Posts Tagged ‘Taryn Oesch’

Micro-Entrepreneurship: Supporting the Dreams of Triangle Artists With Disabilities

By Taryn OeschP1040558-e1513269300865-700x441

The Power of the Dream is a local nonprofit with a mission to create jobs and advocate for adults with autism and developmental/intellectual disorders (autism/IDD) in the Triangle. One of the ways it accomplishes this mission is by helping artists become micro-entrepreneurs, or small business owners, by creating a business and selling their work.

For example, Walter Magazine’s latest issue profiled King Nobuoyshi Godwin, an artist with autism whose paintings use bright colors and numbers to express his unique perspective and emotions. Godwin’s art is currently on display at Artspace and can also be found at The Power of the Dream’s thrift store, HANDmeUPS, as well as Lucky Tree, Moondog Fine Arts, and Read With Me.

P1040564-225x300The Power of the Dream offers micro-enterprise workshops for artists and other entrepreneurs with autism/IDD. The students bring their artistic ability; The Power of the Dream brings the business knowledge. Together with the artists’ support teams, they build business plans to help the artists start selling their work. The current class includes a painter, a soap maker who already has his own family business, and a jeweler who also creates handmade cushions and pillows.

The class takes the students through the components of a business plan, one piece at a time, and they finish with a complete plan, ready to start selling their art. Building business acumen also helps the students build confidence in themselves. In fact, Tirthna Badhiwala, the employment and outreach coordinator at The Power of the Dream, says, “My favorite thing is seeing our micro-entrepreneurs gain confidence in who they are, often after years of being discouraged from pursuing their dreams. Hearing new micro-entrepreneurs talk about their first sales and seeing how self-empowering that is for them never gets old.”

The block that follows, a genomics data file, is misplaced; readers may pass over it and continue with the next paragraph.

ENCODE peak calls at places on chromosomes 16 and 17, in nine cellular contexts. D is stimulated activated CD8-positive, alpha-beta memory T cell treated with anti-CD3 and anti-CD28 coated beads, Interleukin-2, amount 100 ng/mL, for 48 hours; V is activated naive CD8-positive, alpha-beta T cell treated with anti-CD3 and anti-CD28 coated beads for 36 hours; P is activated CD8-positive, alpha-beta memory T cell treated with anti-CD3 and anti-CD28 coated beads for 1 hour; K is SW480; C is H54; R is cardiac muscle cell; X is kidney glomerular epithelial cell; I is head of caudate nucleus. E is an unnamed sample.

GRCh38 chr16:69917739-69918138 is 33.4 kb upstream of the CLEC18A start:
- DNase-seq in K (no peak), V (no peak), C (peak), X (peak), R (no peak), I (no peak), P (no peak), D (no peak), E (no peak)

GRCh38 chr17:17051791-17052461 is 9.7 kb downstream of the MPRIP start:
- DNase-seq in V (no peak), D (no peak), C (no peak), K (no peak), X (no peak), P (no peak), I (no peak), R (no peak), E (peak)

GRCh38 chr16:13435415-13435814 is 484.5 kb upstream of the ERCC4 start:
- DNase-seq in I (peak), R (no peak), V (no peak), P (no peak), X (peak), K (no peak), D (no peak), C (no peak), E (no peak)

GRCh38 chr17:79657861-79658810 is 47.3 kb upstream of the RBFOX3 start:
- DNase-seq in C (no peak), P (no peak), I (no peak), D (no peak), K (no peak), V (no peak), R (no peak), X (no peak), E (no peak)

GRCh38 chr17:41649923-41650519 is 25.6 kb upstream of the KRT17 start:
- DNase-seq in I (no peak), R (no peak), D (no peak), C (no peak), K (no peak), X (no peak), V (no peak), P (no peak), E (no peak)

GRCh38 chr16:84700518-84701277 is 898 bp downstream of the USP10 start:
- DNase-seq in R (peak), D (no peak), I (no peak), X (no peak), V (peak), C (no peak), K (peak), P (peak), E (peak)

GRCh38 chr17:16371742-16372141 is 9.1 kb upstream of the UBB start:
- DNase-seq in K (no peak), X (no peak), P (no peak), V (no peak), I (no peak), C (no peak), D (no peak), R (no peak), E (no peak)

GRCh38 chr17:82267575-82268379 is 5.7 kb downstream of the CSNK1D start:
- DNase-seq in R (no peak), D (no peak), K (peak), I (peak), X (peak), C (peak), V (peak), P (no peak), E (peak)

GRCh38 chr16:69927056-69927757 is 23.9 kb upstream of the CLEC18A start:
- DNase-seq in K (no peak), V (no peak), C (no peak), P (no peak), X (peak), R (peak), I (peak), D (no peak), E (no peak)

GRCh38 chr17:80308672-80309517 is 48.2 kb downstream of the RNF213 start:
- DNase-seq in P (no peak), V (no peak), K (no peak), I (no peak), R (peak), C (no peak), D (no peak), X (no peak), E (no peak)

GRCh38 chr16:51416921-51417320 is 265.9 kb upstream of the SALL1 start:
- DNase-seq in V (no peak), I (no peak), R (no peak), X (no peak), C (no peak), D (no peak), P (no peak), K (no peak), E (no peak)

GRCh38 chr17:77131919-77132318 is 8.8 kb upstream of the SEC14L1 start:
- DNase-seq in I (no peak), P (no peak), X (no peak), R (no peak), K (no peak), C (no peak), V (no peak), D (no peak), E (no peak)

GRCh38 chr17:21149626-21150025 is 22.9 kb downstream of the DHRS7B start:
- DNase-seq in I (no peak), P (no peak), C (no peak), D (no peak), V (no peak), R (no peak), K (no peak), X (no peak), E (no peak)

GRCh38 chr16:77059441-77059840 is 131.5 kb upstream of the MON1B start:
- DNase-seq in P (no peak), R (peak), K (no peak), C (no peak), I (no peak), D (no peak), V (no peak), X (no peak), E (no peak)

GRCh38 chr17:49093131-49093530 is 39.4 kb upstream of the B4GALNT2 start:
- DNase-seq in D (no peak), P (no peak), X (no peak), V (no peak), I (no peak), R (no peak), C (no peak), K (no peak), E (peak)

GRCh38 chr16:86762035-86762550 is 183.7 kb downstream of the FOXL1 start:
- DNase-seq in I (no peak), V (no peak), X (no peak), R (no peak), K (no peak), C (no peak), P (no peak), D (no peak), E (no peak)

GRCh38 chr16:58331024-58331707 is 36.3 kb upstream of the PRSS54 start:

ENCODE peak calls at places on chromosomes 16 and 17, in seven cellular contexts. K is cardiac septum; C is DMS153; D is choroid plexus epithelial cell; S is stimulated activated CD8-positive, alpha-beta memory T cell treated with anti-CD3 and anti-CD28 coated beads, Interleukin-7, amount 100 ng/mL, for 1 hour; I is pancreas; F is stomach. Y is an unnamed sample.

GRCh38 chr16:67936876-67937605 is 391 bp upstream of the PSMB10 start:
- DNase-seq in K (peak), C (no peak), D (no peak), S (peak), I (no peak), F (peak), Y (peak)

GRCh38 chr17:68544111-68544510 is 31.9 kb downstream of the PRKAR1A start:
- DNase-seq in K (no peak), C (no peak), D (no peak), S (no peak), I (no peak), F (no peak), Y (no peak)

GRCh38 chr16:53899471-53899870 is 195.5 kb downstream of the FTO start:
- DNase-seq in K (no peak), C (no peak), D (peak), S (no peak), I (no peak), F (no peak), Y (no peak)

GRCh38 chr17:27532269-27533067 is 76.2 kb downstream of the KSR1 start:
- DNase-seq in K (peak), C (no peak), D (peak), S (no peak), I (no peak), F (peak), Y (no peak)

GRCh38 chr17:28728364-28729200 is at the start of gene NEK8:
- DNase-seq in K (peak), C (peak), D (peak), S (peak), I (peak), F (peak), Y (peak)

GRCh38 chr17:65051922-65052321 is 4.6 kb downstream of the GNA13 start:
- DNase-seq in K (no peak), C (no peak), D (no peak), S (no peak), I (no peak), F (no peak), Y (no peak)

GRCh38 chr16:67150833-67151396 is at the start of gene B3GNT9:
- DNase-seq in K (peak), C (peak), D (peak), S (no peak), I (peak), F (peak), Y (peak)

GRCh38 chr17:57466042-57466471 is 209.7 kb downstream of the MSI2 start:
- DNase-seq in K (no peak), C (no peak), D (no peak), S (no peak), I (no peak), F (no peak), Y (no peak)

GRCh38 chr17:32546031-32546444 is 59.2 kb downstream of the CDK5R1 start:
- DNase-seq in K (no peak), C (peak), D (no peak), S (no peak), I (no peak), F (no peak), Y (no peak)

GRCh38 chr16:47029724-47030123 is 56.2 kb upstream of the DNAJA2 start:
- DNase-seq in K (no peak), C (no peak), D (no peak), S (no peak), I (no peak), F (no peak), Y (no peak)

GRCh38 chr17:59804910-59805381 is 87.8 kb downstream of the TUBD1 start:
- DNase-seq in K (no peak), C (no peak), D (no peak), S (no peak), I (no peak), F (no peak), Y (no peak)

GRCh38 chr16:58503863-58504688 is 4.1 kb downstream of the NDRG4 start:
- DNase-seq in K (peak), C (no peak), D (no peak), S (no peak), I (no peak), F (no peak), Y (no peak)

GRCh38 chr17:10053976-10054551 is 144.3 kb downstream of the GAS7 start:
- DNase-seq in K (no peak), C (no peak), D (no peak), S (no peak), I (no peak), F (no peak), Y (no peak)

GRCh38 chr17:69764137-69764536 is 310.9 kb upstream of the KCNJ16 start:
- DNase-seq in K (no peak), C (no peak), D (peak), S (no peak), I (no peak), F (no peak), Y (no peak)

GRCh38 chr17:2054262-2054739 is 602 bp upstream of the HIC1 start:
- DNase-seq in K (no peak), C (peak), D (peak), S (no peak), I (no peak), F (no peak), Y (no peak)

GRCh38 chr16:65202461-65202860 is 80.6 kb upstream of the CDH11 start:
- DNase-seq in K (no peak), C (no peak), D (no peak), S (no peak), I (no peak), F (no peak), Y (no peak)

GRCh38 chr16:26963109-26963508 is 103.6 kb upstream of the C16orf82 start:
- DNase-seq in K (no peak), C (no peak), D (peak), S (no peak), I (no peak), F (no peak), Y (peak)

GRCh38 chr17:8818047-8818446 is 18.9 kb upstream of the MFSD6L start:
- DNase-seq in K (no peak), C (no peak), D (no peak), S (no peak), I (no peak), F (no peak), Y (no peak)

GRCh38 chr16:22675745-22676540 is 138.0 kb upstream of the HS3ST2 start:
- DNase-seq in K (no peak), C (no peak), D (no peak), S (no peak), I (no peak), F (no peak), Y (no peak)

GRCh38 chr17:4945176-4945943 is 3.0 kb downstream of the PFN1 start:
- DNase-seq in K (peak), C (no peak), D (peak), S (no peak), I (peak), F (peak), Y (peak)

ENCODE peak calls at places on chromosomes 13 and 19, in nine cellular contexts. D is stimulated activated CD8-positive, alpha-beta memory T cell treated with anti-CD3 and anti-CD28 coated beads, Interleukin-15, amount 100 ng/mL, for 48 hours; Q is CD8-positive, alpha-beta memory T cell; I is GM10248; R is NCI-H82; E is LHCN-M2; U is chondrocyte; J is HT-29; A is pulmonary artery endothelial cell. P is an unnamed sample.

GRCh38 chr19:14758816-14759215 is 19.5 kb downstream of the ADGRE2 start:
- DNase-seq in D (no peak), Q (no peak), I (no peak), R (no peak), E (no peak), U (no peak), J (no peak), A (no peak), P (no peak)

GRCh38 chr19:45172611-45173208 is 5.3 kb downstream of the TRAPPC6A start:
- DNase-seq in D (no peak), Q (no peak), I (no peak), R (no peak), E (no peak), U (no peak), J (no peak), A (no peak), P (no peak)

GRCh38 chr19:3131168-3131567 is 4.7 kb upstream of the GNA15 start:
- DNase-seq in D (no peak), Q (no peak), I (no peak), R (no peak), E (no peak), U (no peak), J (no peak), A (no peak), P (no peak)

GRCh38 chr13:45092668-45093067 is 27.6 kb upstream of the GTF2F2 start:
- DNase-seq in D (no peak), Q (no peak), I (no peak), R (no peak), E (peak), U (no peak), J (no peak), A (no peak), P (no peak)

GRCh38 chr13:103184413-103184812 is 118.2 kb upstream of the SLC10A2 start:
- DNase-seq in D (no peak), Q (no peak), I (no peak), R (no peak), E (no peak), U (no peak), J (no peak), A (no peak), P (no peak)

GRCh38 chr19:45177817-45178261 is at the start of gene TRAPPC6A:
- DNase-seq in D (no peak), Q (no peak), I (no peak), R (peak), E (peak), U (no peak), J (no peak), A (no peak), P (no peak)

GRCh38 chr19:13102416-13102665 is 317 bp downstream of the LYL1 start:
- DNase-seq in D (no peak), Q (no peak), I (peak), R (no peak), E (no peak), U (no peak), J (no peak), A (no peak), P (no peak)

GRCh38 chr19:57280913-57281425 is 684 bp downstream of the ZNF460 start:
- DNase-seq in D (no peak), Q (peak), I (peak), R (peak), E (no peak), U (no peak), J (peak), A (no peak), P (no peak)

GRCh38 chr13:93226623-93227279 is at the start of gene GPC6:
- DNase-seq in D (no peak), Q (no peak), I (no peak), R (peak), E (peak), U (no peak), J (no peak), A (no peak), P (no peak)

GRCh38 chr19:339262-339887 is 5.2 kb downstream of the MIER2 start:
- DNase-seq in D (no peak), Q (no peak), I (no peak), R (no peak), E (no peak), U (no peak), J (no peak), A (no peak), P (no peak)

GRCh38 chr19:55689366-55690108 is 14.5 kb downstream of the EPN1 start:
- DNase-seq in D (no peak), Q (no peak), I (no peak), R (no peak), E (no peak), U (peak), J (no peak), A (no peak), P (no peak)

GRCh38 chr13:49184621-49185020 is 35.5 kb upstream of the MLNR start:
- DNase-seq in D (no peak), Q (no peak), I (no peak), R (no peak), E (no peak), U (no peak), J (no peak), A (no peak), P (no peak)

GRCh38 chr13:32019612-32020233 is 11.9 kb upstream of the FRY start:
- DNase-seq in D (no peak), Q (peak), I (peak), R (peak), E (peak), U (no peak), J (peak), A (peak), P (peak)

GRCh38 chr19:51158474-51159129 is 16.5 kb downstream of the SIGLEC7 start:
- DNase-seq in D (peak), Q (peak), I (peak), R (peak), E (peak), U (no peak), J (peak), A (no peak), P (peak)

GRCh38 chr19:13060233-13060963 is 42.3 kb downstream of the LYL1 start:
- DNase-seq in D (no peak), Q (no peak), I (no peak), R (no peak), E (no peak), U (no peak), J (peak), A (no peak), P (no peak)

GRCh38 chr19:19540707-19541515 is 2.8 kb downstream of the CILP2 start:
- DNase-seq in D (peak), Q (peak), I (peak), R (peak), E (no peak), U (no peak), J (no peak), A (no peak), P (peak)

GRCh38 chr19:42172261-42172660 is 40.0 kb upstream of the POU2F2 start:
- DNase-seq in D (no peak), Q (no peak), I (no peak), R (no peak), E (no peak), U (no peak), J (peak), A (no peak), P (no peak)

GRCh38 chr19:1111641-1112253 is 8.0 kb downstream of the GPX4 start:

“A difference in communication or style does not automatically negate skills or abilities,” says Nichole Brownlee, executive director of The Power of the Dream. “Whether it is their primary source of income or a supplement to their income, our micro-entrepreneurs also receive the benefits of empowerment and self-determination that can be lacking with this population.”

“Micro-enterprise is one of the most empowering options in the face of un(der)employment,” says Badhiwala, “not only because it can be an income supplement for artists with autism/IDD, but because it’s an income supplement that comes from creating what they genuinely love.” Any artist can agree that the sense of empowerment, independence and creative freedom that comes from supporting yourself by doing something you love is worth all the hard work it takes to get there. The Power of the Dream helps micro-entrepreneurs with that hard work.

Want to know more? Visit The Power of a Dream website or contact them by email.  Check out some of the art on sale at HANDmeUPS thrift store, or come to the next PowerUP pop-up market on May 19 from 3 p.m. to 6 p.m. at Hero’s Pub in Raleigh.

Taryn Oesch is an award-winning editor and writer with a passion for inclusion and the arts. In her spare time, she volunteers with Miracle League of the Triangle and The Power of the Dream, plays the flute at her church, and battles for apartment space with an ever-growing collection of books.